Tea for Two Tidbits

Five different types of tea would have been available to Regency England: white, yellow, green, oolong, and black.

The most common and popular teas were green and black, much as these two types of tea are the most popular today. In the Regency era, tea was served hot, with sugar and milk.

In my Regency Inspirational romance, Seeking Patience, Lady Patience Blakwell would have enjoyed tea during the day and evening.

tea-party-1138912_1280Tea was considered a safe drink in that era because it was boiled first because much of the drinking water in that period was contaminated.

Thomas Twining changed his coffee house into a tea shop in 1717. Then, Richard Twining, who was chairman of the tea dealers’ guild in 1784, persuaded the government to reduce the tea import tax. Once tea was more affordable, the middle classes were able to enjoy this cheap beverage.

Did you know? Tipping began as a response to ensuring proper service in the Tea Gardens of England. Small, locked wooden boxes were place throughout the Garden on tables. On each box was inscribed T.I.P.S., which meant “To Insure Prompt Service.” If a guest wanted to be certain that his tea arrived hot, he placed a coin into the box for the waiter. And thus, the custom of tipping servers was born.

Did you know? “Drinking tea” is a proper phrase. “Taking tea” is vulgar.

I love hot, green tea with no sugar and cream, just black, thank you.

How do you drink your tea?

Please leave a comment for a chance to win a copy of Seeking Patience, my Regency Inspirational Romance novel.


Author Josie Riviera writes Historical, Inspirational, and Sweet Romances. She lives in the Charlotte, NC, area with her wonderfully supportive husband of 40 years. They share their empty nest with an adorable Shih Tzu who constantly needs grooming and an old house forever needing renovations.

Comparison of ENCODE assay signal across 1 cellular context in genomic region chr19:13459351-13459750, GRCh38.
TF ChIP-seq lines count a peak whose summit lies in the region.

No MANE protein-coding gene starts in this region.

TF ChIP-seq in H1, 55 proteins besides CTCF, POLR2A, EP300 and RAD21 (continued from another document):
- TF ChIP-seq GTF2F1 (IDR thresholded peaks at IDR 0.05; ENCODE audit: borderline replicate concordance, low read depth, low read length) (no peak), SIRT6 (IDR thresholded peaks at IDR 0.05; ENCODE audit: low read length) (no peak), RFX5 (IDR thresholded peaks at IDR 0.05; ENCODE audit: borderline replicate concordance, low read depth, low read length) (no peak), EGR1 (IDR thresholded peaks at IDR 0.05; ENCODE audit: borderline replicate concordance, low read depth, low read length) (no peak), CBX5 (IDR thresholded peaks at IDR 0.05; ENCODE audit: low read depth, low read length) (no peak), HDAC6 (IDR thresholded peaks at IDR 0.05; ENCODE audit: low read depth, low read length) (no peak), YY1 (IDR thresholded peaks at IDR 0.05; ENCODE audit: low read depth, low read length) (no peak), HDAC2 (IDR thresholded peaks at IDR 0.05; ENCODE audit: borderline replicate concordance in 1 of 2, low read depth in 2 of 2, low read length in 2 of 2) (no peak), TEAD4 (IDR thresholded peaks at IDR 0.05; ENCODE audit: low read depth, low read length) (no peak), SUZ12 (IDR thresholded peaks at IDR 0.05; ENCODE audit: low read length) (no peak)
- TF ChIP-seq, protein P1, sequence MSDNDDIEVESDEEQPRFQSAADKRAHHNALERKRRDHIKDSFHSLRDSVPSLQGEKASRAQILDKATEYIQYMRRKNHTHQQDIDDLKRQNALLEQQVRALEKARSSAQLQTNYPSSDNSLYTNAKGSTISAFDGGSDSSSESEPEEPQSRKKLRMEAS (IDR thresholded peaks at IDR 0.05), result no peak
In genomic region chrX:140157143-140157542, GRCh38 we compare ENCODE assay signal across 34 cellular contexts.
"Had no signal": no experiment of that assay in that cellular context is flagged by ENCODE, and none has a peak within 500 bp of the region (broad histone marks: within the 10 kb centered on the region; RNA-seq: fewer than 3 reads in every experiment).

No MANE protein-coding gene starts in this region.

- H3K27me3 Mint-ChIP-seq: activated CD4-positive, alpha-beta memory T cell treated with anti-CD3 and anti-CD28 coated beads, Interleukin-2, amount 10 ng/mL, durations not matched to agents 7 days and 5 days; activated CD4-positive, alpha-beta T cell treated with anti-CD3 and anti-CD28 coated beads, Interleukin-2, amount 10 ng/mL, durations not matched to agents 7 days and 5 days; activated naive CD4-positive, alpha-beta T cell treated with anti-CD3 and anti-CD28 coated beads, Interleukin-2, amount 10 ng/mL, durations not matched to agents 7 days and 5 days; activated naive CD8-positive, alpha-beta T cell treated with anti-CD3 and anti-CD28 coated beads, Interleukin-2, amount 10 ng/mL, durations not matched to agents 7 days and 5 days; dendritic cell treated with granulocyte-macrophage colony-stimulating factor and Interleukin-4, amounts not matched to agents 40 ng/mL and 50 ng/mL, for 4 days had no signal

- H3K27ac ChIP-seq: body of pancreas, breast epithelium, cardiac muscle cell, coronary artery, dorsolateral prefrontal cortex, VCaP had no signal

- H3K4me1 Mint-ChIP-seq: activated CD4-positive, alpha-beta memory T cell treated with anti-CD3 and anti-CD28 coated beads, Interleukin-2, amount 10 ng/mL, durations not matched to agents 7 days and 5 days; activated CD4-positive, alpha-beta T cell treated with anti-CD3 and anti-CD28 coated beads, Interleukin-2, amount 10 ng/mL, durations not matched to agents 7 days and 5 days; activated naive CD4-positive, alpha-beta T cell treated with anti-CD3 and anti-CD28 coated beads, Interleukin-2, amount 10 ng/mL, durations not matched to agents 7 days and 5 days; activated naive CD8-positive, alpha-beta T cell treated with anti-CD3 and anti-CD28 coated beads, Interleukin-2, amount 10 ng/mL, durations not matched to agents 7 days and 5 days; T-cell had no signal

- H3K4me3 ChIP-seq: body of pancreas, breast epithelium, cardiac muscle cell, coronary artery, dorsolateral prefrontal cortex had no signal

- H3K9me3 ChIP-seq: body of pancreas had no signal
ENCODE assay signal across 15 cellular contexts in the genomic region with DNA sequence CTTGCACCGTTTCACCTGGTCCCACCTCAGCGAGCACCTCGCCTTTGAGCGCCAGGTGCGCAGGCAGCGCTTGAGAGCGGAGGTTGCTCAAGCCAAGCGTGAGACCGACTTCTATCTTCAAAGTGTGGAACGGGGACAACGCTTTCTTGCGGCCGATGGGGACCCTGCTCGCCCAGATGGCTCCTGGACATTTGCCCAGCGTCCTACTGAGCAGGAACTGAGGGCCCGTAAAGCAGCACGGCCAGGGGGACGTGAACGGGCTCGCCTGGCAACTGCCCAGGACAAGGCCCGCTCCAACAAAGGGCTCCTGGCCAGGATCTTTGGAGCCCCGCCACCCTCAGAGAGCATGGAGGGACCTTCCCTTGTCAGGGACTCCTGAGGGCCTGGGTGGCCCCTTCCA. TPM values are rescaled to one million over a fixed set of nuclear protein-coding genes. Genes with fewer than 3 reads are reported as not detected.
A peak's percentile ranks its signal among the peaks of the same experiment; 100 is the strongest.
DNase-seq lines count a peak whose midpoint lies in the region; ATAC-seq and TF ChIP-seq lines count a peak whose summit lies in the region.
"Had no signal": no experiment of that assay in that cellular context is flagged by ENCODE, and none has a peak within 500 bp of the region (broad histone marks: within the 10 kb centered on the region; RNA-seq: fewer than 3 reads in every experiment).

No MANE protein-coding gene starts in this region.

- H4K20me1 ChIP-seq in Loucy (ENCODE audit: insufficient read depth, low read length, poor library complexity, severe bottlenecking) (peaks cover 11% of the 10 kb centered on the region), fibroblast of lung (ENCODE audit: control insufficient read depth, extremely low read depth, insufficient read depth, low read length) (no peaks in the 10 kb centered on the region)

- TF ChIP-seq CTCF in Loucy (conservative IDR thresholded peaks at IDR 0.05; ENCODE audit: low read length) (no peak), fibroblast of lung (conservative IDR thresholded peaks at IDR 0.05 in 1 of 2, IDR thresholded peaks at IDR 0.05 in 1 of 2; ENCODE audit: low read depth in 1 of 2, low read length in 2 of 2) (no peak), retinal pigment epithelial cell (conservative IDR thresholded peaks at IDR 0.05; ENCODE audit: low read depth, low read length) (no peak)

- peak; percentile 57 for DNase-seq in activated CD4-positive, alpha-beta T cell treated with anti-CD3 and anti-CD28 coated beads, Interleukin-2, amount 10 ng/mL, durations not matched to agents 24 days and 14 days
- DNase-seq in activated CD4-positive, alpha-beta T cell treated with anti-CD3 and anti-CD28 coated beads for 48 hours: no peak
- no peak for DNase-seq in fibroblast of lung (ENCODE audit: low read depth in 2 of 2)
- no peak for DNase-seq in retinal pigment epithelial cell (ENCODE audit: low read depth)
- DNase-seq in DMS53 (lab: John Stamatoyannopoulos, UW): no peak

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and receive a free ebook, Seeking Catherine.

“Bargained away to a brothel, she is beyond hope, beyond rescue…but not beyond the reach of the one man who can save her.”



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New Book Video for Morgan D’Arcy: A Vampyre Rhapsody

Linda Nightingale...Wordsmith

See it here first!  Created by Toni V. Sweeney, this book video captures the spirit of this collection of novellas!  Available 9/9/16 from The Wild Rose Press.

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It’s National Poet’s Day!

Today is National Poet’s Day! I’m a writer, and appreciate poetry, although I don’t write poetry. Do you have a favorite poem? antique-629862_1280

Please share in the comments below for a chance to win a copy of my Inspirational Historical romance novel, Seeking Patience!


I’ll begin: “Roses are Red, Violets are Blue…”


Author Josie Riviera writes Historical, Inspirational, and Sweet Romances. She lives in the Charlotte, NC, area with her wonderfully supportive husband. They share their empty nest with an adorable Shih Tzu who constantly needs grooming and an old house forever needing renovations.
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Honey Cake Recipe

Last week, I shared a Romany (Gypsy) recipe that my hero, Luca, may have enjoyed in Regency England, a roasted hedgehog.

Today I’m sharing a Honey Cake Recipe. In my Regency Historical Romance, Seeking Patience, Lady Patience Blakwell, the heroine, serves “honey cakes and tea for a light midday meal.”


This is a simple recipe, and most ingredients you may already have on hand:

• 1 cup white sugar
• 1 cup honey
• 1/2 cup vegetable oil
• 4 eggs
• 2 teaspoons grated orange zest
• 1 cup orange juice
• 2 1/2 cups flour
• 3 teaspoons baking powder
• 1/2 teaspoon baking soda
• pinch of salt
• 1 teaspoon cinnamon


1. Preheat oven to 350 degrees
Grease and flour a 9×13 inch pan.
2. Sift flour, baking powder, baking soda, salt and cinnamon. Set aside.
3. Mix sugar, honey, oil, eggs and orange zest. Beat in the flour mixture alternately with the orange juice. Pour batter into prepared pan.
4. Bake in preheated oven for 40 to 50 minutes. Cool and serve.

Enjoy and serve with a cuppa hot tea!

Author Josie Riviera writes Historical, Inspirational, and Sweet Romances. She lives in the Charlotte, NC, area with her wonderfully supportive husband of 40 years. They share their empty nest with an adorable Shih Tzu who constantly needs grooming and an old house forever needing renovations.

Sign up for her newsletter  at josieriviera.com for a free ebook!

And don’t forget! Seeking Patience is available at all retailers!




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Going Home